The first question anyone should ask about a story, whether you’re writing yours, working on telling one in some form or you are evaluating one from someone else: is it fun? Hopefully you won’t even have to ask that. It should be something you feel.
As strange as it may sound, it is all too easy to lose the fun in stories.
You might add spark with conflict. Or rewrite it all to bring out the theme. And what’s really the message here? Are the beats in the right place? Maybe restructure the second and third act. Watch out for safety issues and that imitative behaviour. Oh but that one part contradicts what a character did six episodes ago so strike that. Is the language right? Maybe tweak that. Oh but now it’s too long so you’re going have to cut anything that isn’t absolutely essential to the story. Does that joke really advance the story? Cut it.
Writing is hard. Making TV or film or apps is HARD.
There are so many things to consider and so many passes at any given story. And in all of that, it is just too easy to lose the fun.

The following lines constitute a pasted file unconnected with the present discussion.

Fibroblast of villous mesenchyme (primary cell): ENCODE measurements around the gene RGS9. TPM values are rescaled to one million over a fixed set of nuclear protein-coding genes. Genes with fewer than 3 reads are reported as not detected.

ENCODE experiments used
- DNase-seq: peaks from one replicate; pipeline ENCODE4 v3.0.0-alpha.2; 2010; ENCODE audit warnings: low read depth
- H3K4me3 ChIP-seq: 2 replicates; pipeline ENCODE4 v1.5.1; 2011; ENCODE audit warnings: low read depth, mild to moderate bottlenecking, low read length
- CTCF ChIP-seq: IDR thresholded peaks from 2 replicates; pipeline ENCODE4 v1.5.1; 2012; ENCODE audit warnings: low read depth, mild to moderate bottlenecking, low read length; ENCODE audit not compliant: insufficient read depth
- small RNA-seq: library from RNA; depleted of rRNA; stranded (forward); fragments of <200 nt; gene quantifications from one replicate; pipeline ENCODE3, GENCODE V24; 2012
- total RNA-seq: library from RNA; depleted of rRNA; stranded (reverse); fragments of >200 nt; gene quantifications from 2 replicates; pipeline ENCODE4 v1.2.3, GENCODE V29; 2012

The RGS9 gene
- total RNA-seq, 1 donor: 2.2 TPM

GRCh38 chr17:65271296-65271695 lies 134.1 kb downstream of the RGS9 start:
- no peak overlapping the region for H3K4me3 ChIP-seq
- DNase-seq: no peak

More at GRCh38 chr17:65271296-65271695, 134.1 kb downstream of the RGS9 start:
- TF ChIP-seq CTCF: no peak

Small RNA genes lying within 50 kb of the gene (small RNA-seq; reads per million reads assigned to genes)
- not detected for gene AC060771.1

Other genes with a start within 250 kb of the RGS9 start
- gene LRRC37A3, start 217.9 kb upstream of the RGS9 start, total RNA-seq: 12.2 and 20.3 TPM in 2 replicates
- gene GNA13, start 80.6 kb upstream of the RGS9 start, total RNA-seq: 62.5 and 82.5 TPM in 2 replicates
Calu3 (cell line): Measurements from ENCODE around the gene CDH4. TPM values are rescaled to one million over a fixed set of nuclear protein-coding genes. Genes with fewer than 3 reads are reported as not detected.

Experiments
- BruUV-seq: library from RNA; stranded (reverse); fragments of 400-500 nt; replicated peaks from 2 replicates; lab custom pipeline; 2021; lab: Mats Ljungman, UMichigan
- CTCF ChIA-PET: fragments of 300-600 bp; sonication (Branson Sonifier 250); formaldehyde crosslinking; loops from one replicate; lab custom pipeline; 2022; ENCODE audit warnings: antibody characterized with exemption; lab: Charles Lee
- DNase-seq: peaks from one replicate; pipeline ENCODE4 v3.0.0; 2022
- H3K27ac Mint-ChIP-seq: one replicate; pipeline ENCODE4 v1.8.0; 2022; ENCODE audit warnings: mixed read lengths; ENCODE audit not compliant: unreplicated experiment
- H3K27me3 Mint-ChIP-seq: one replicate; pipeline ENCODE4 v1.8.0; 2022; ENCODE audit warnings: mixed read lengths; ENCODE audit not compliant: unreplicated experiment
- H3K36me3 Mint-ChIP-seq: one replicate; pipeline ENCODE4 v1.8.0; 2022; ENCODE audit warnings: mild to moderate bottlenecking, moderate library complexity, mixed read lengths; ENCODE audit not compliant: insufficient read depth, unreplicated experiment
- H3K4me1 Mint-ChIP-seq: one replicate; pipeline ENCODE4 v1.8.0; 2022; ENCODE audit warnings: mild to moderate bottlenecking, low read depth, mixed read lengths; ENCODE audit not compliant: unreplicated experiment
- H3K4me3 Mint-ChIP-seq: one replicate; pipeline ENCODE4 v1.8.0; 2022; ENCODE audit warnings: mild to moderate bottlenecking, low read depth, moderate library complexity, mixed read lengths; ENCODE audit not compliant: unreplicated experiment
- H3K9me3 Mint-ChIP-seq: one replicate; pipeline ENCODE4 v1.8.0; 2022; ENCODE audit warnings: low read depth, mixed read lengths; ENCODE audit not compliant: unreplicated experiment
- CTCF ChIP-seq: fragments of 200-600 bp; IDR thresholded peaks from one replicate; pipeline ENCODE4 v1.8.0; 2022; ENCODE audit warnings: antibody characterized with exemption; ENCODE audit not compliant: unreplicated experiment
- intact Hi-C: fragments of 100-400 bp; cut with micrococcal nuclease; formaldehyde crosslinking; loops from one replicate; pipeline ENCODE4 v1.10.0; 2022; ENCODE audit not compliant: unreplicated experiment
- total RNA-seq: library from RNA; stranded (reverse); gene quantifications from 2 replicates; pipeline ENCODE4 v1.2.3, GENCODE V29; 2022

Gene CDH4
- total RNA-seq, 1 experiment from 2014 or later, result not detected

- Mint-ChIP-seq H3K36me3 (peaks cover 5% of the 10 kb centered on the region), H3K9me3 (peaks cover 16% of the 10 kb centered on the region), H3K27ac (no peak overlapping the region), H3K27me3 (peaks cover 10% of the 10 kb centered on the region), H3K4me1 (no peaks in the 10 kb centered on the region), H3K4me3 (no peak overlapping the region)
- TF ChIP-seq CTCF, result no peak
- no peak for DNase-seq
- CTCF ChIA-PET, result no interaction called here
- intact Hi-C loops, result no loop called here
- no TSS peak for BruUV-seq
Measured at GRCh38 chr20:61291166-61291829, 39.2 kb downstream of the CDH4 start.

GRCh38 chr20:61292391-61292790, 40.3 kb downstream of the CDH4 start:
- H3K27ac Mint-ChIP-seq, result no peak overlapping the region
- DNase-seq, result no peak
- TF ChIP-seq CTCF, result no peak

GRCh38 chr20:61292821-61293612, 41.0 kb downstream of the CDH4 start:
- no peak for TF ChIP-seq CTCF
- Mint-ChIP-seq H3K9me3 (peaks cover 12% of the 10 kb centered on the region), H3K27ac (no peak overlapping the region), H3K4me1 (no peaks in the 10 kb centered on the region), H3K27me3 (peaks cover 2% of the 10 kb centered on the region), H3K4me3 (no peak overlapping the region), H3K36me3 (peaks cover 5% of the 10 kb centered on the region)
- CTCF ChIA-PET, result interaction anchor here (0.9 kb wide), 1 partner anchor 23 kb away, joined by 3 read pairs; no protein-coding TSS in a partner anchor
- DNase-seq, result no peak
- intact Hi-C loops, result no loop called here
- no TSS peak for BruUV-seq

Don’t let it happen. Make space for fun. For smiles. For whimsy. For magic. Life has magical moments and you can bring these out even if your story is designed to be very grounded. Does it advance the story? Not really? Okay but is it going to make kids smile and laugh and maybe jump out of their seats to bounce up and down? If it will, maybe that’s more important. It doesn’t mean what you’re making should be a random mess of ideas that made you smile once – it still needs form. But the form should be a way to offer the fun to your audience. It’s like the package and bow around a gift.
Flanderisation. It’s a real thing. TV Tropes describes it (or rather its American form, Flanderization) as “The act of taking a single (often minor) action or trait of a character within a work and exaggerating it more and more over time until it completely consumes the character”. It comes from Ned Flanders in The Simpsons who began as a good, conscientious and church-going father to contrast Homer Simpson. Over time, his religiousness became obsessive and that was really all there was to Flanders, except for a few ‘diddlies’ thrown in.